Until January last year, I was just another guy in his thirties living in London – it was an absolute breeze, a really excellent, no-worries, alcohol-fuelled breeze. Then I had a baby (or, to be more specific, my wife did while I watched) and the wind changed – I realised that bringing up a child in London actually makes you worry about lots of things. Here are just a few of them.
Can we honestly afford to live here?
Every time you step out through your front door in London, it’s like subjecting your pockets to a million little hands all grasping for money. Between ridiculous things like food and travel, sometimes I find I’ve burnt through a £20 note before I’ve even reached the end of the street. And you know what else costs money? Kids. The numbers just don’t add up.
Will he get bullied by a kid called Noah?
Being bullied is always horrible, but in the old days at least the daily rigmarole was doled out by dreadful kids with tough names like Dean or Barry. But getting a kicking from a lad called Noah? I don’t know if you can ever bounce back from that.
Are we just showing him loads of things he’ll never have?
If you stand still in the middle of a London street for more than 30 seconds, all of the houses in your eye line will have gone up by five grand. Are we setting our little cherub up for massive disappointment when he realises he’ll have to live in a wheelbarrow by some bins when he moves out?
What if we lose him on the Underground?
We’ve all got off the tube at the wrong stop, and watched as our pals point and laugh from inside the closed carriage. Telepathically we know to get on the next train and to meet them wherever we were heading. Babies generally aren’t intelligent enough to know this standard response, so he’ll probably change at Warren Street and jump on the Northern line, the idiot.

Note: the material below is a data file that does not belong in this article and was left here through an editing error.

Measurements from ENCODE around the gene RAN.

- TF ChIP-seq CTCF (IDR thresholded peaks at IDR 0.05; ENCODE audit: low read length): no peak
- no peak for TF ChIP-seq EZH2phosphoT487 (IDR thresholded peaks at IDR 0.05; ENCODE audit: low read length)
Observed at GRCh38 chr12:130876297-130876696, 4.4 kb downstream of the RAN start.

What if he finds out about Hamleys?
It’s fine at the moment – I can throw the boy into an empty room with one chewed teddy bear and a plastic rolling pin in it and he’ll react like I’ve just taken him to Willy Wonka’s chocolate factory. But one look at Hamleys and he’ll be addicted to the amazing, colourful, expensive wonders within, at which point he’ll turn into a shivering, knee-hugging ball shouting ‘I hate you!’ at me until I’m dead.
Other things I worry about:
He might inadvertently call me ‘bruv’ one day by accident.
He’ll use my shed as a micro-brewery.
He’ll never be able to drive a car.
He’ll want to go to university and we haven’t got any money.
He’ll want to go on holiday and we haven’t got any money.
He’ll want some money and we haven’t got any money.
He’ll make friends with some kids who are ‘scoping’ our house.
He’ll never know what a cow looks like.
He’ll join a street dance collective and change his name to Neo.